Another interesting free agent that will be available is Twitter-master Brandon McCarthy. After missing all of 2010, the right-hander reinvented himself and has been a totally different pitcher from the beginning of his career. He has walked less than two batters per nine innings in each of the last two years, which has helped him keep an ERA below 3.50 in both seasons. He has had some injury problems (including a scary play in which he got a line drive to the head that ended his 2012 season), so he may want to accept a one year deal to prove he can stay healthy. If that's the case, the Red Sox should jump all over that. He may give up a few more home runs, moving from the cavernous Coliseum in Oakland to hitter-friendly Fenway, but his control would be a welcomed addition to this rotation, especially as a number-four pitcher.
Finally, there are three pitchers who each figure to have their team-option declined. Firstly is Jake Peavy, who has pitched phenomenally for Chicago this year. However, his health problems have marred his career, as this was his first season throwing more than 111 innings since 2008. After his very good 2012 (3.40 ERA, 3.71 FIP), it would likely behoove him to seek a longer-term deal, probably for a reduced average-annual-value. If he can be coaxed into accepting a one-year deal, I would love the Red Sox to have him. Unfortunately, I don't see that happening.
Also likely to see their options declined are Dan Haren and Ervin Santana, both with the Angels. Santana should be off-limits to this team. He has not had a sub-four FIP since 2008, and he's been a train-wreck this season. He's put up a 4.93 ERA in 2012, and that despite a seemingly lucky .239 batting average on balls in play. He's always had home run problems, and a transition from the AL West to the AL East probably would not help that cause. Haren is a better option, but he scares me as well. He was outstanding in 2011, but has struggled in 2012. He's had some trouble keeping the ball down this year, as his groundball-rate has decreased while his home run-rate has increased. Also, his velocity has been dropping at an alarming rate over the past few years, and he is currently averaging under 89 MPH on his fastball. The good thing is that he may be seeking a one-year deal to prove he wasn't a fluke, and that is something the Red Sox should definitely look into. If he wants more than that, though, then they should stay far, far away.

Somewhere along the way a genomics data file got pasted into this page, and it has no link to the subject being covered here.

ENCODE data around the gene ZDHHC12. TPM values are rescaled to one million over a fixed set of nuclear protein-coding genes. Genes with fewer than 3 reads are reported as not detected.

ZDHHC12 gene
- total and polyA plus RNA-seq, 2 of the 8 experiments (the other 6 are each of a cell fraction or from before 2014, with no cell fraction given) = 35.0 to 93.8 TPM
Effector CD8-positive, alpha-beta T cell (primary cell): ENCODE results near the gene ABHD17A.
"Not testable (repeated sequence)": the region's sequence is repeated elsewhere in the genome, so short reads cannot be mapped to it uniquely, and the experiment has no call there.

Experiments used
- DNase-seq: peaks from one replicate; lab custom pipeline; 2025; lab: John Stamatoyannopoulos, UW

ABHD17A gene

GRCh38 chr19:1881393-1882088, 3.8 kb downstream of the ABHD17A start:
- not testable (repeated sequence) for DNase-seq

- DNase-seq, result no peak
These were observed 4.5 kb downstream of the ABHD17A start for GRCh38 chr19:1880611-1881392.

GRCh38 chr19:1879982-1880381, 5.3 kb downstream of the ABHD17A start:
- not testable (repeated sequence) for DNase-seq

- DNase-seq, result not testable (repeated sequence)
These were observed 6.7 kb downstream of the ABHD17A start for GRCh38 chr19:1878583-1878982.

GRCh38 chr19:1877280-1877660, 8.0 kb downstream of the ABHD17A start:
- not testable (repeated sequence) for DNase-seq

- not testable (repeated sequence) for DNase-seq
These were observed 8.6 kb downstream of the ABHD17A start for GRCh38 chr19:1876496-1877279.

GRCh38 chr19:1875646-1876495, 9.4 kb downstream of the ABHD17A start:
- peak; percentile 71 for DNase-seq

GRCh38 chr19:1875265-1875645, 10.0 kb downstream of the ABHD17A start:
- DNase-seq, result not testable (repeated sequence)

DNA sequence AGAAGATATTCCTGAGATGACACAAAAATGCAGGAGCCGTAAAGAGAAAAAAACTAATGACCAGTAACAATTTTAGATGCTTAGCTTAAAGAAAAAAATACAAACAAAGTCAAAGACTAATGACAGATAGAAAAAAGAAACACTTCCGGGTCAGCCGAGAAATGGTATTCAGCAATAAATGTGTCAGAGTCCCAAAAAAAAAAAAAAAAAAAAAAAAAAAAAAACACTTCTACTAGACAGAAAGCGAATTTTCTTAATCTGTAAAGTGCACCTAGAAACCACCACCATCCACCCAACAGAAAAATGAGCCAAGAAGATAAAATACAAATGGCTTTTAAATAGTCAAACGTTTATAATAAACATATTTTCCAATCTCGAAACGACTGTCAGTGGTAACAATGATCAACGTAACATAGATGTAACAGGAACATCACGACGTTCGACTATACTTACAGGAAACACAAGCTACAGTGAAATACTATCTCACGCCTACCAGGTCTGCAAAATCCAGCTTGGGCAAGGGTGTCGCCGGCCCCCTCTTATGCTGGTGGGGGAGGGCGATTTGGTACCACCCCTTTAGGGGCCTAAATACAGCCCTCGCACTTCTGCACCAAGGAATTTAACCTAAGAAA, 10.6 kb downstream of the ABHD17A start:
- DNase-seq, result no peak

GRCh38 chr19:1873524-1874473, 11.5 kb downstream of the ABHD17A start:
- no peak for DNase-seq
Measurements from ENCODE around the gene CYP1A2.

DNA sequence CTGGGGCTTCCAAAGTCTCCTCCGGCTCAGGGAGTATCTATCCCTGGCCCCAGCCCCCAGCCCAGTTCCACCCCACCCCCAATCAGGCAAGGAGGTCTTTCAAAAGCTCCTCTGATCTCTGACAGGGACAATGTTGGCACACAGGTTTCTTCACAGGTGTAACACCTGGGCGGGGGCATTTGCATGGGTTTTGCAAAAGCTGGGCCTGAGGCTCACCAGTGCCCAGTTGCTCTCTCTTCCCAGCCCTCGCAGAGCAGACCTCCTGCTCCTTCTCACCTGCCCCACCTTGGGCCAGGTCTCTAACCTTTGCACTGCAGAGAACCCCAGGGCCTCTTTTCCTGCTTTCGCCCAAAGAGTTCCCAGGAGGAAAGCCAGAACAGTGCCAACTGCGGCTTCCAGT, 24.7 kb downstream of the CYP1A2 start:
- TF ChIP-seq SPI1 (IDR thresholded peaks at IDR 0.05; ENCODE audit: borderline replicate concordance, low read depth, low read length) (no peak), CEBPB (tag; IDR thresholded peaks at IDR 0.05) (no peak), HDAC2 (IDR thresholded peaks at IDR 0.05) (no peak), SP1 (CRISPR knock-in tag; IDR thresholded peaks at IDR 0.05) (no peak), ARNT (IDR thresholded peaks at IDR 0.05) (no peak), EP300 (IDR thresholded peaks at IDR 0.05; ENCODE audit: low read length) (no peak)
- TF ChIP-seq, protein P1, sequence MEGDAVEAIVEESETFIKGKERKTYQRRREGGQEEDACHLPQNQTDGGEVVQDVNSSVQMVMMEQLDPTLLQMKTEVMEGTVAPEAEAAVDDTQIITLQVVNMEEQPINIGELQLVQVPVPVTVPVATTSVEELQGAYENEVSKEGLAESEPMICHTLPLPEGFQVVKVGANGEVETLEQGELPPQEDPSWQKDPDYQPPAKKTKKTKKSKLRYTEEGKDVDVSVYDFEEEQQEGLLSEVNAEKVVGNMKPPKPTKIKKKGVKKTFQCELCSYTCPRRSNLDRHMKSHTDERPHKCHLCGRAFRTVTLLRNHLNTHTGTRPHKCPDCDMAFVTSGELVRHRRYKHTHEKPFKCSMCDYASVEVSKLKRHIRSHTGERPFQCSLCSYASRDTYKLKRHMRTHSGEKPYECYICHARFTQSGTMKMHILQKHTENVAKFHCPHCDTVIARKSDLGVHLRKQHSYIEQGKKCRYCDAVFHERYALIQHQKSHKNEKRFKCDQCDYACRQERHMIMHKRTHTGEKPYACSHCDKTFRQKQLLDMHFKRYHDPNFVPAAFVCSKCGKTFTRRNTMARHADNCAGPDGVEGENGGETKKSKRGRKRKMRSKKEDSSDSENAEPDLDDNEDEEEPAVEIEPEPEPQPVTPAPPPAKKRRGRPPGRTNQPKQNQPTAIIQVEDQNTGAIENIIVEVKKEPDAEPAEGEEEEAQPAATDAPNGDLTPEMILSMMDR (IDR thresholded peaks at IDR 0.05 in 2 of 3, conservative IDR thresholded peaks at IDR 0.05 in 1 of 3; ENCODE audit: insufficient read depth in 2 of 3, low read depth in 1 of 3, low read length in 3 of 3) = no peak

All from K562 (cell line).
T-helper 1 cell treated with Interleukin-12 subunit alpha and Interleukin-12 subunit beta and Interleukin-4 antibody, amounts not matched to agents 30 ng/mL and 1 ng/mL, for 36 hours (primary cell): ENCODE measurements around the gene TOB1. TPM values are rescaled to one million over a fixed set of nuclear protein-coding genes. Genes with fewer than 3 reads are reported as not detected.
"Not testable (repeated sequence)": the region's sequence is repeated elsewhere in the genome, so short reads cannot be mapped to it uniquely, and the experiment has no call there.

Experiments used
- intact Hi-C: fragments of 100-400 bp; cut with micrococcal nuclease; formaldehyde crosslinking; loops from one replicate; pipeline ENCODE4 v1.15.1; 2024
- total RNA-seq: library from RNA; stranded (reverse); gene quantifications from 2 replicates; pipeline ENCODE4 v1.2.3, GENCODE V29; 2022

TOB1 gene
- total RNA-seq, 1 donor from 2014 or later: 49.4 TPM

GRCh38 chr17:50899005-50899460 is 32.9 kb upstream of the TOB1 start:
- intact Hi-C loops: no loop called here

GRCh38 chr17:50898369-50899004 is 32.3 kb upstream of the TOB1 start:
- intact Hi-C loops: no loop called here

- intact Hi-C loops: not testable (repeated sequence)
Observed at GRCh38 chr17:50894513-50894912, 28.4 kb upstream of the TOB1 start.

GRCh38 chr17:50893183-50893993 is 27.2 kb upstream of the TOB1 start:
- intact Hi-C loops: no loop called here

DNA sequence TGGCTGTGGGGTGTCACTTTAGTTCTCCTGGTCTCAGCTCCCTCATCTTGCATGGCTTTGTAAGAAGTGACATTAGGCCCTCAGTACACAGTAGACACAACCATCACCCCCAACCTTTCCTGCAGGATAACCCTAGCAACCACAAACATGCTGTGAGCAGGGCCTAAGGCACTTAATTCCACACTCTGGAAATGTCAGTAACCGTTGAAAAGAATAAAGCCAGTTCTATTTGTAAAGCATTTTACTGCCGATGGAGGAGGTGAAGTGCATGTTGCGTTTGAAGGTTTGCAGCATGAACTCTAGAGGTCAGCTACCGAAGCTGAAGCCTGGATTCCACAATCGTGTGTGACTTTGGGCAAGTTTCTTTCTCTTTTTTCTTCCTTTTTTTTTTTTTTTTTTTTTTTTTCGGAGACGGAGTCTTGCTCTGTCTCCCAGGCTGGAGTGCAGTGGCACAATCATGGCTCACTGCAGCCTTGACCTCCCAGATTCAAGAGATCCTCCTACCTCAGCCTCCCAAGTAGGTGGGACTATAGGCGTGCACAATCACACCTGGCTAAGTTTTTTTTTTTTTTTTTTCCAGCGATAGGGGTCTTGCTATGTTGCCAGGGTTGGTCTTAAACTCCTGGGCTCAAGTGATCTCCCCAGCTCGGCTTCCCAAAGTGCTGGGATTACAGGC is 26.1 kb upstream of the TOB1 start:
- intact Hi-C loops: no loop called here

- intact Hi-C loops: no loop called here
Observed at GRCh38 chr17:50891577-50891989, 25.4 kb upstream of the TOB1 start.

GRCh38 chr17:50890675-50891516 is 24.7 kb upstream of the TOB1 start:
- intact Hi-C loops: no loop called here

In the end, I would look for the Red Sox to pick up two additional rotation members this offseason. Of course, there will likely be a number of starting pitchers available through trade, as well as some lower-tiered arms in free agency. (You can check out the entirety of the upcoming free agency list here.) While I'd love to have Sanchez, I think some team, possibly Detroit, will make too big of a commitment that would eventually scare me off. Obviously there is a long way to go until this decision needs to be made, but right now I'd lean towards signing Edwin Jackson to a two-year deal, and Brandon McCarthy to a one-year deal. That would give the Sox a Buchholz-Lester-Jackson-McCarthy-Doubront/Lackey rotation, with Rubby de la Rosa available for depth. They would still be on the search for a bonafide ace, but that at least looks like a rotation that could help a team contend for a postseason berth.